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The Power Of Questions In Business (W/ Michael B. Stanier)

Brand Master Podcast logo

The Power Of Questions In Business (W/ Michael B. Stanier)

I had a chat with an author who has written 6 books, including one of my favorites, The Coaching Habit, which has sold over a million copies. 

I am of course talking about Mr. Michael Bungay Stanier. 

Now in our chat we dive into seven of the most important questions to ask, why the advice monster doesn’t give you the authority that you think and what to do instead, and how to create perfect conditions to convert your prospects. 

So if you’re working directly with clients and want to learn questioning techniques to improve your conversions, relationships and project outcomes, then don’t miss this article.

The Power Of Questions In Business (Michael Bungay Stanier)

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How Michael Figured Out The Power Of Questions

Stephen Houraghan

Michael just a quick kind of overview not to kind of jump into your history from birth or anything like that.

But one area that I do have a lot of curiosity about is what you talk about the power of questions.

How do we get stuck in our head of getting caught in this advice trap when really questions are powerful. 

When and how did you figure out the power of questions?


Michael B. Stanier

I went to university and joined what is called lifeline which is a crisis telephone counseling service.

That was my first experience of learning, 

How to kind of ask a question, Knowing that the first answer is not their only answer and to kind of use questions, to deepen the conversation and get somewhere more interesting.

That’s where that seed got planted at the same time, cause I was a gangly awkward teenager, you’ll probably feel that, but I definitely was.

My mom was like look the way you become more interesting is you ask people questions because when they talk about themselves, they think you’re fascinating and interesting. 

So it’s also designed to be a way of me picking up women, which honestly didn’t work.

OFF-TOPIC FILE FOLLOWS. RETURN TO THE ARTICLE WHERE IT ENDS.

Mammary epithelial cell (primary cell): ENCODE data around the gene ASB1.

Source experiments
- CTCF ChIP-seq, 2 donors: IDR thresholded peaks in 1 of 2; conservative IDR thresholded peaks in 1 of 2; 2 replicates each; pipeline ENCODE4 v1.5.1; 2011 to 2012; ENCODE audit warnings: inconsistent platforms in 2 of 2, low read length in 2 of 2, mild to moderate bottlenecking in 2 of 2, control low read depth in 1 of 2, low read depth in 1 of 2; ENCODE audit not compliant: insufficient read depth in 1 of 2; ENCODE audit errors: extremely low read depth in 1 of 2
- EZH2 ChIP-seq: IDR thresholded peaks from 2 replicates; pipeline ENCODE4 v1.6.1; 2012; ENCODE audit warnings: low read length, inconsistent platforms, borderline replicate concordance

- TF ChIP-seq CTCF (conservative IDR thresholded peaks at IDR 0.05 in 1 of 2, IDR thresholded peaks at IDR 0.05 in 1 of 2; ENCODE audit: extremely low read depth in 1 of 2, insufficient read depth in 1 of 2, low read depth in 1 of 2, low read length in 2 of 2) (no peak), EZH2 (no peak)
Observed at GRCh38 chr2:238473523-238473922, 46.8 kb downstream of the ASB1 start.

When I started working in London, I started noticing the rise of coaching on the west coast of the US, and when you live in London those weird hippies on the west coast.

I was intrigued enough when the company I was working with at the time, took me over to Boston to live and work.

I basically started thinking to myself or talking about myself as a coach and basically just started getting into a place where asking questions, was part of the work that I get. 

My first job was in the world of innovation and creativity, and I ran focus groups. So that’s actually asking questions and then I became a consultant and a good consultant asks a lot of questions.

So this has been a lot of practice about the power of staying curiosity built into my life from my brain wiring and my attempt to pick up women in my career path.

I can talk to somebody for an hour and effectively have them talk about themselves because I’m genuinely curious and I’m going to ask them questions. 

I love it when people disrupt that and make me talk about myself, I’m like you’re interesting and you’re good at this. This is good.

This is good and we’re off to a better, I like you more now because you’re genuinely curious about who I am. 

How To Do The Focus Question

Stephen Houraghan

Just on you’re The Coaching Habit, this is the book that’s influenced me the most.

You use seven fundamental questions which are broken down into just, just quickly 

The Kickstart Question

The Old Question

The Focus Question

The Foundation Question

The Lazy Question

The Strategic Question 

The Learning Question

I’d like to jump into a couple of these questions. 

I want to look at the focus question, the strategic question, and the learning question. 

If you’ve got a bit of time to do that, starting on the focus question, give us the premise of that?